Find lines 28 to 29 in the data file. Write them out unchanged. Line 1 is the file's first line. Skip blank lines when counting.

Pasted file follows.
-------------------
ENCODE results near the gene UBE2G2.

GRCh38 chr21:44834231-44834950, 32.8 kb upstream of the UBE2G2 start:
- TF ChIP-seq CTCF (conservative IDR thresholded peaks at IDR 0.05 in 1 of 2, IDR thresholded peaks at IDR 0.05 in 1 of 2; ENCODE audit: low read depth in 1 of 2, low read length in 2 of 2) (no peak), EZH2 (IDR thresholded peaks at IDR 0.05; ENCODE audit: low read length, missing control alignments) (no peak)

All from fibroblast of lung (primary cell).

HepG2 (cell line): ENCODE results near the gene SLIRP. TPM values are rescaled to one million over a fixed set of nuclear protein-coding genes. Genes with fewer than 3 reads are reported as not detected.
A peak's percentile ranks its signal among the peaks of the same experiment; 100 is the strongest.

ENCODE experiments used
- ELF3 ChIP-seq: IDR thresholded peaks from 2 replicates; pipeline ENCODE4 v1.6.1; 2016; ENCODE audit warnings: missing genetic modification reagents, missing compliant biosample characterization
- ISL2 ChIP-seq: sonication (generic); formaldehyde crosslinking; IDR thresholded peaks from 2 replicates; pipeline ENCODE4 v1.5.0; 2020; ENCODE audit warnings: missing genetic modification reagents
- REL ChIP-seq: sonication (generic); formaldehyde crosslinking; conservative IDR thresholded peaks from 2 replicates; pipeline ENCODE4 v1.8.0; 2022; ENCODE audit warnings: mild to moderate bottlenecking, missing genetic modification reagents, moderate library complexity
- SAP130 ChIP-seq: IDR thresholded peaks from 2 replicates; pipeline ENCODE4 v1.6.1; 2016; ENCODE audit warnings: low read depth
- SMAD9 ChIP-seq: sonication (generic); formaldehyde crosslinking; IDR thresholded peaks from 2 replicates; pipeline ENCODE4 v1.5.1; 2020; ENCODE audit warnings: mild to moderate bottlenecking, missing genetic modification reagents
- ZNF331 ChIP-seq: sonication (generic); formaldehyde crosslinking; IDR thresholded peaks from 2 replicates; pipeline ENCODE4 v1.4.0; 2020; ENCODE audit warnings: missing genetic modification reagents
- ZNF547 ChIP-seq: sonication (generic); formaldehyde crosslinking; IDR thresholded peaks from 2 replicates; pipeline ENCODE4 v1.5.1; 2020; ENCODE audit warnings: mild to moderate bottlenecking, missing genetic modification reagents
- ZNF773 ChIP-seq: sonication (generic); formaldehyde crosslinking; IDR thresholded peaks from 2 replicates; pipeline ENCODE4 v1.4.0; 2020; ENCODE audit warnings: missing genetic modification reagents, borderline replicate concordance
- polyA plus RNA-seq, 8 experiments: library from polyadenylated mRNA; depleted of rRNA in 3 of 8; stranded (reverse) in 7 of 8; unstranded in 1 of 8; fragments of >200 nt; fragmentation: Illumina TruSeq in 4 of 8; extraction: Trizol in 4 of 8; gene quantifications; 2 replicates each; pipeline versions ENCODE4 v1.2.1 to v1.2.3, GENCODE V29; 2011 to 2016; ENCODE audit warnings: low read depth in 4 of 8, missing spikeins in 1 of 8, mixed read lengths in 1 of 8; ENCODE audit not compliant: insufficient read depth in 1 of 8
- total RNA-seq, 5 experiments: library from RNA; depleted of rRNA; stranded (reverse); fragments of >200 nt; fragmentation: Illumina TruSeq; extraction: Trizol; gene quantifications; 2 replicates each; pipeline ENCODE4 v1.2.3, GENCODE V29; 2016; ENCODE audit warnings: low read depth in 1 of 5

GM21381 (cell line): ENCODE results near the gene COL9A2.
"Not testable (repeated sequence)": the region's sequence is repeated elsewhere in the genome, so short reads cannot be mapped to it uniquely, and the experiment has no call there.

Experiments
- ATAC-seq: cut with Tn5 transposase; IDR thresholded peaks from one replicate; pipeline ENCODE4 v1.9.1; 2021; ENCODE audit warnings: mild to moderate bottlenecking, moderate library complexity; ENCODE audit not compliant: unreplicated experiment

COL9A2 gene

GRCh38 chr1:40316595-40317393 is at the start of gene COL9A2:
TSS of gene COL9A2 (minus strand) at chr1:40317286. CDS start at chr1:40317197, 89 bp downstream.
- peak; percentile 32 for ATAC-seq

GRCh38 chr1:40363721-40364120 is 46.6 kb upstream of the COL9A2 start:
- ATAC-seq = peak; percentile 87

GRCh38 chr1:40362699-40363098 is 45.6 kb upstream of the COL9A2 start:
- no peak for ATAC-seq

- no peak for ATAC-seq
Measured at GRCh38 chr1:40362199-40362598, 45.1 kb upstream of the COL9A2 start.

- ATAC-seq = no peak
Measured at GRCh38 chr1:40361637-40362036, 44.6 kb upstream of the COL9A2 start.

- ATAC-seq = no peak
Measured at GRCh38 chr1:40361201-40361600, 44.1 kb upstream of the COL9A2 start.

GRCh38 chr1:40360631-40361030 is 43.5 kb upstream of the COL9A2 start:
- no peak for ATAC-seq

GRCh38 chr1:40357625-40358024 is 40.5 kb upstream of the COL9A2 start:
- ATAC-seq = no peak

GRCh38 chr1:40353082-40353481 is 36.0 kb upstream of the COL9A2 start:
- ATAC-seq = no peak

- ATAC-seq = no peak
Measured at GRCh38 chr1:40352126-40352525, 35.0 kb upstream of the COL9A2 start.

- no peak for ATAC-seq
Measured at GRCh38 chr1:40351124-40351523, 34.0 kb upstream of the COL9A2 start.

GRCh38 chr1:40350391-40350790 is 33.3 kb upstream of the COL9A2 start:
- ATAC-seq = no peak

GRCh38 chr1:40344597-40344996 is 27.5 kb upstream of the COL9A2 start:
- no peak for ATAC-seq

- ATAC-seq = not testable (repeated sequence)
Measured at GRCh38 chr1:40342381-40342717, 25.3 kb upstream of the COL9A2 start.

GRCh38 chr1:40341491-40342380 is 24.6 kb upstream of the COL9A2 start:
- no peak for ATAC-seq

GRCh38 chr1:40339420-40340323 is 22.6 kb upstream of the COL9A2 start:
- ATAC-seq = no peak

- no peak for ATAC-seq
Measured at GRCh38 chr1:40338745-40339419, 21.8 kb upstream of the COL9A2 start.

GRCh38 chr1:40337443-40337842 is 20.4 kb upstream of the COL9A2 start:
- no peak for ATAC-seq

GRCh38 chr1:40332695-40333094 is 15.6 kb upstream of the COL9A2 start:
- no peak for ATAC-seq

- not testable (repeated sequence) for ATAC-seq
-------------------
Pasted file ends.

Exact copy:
GRCh38 chr1:40362699-40363098 is 45.6 kb upstream of the COL9A2 start:
- no peak for ATAC-seq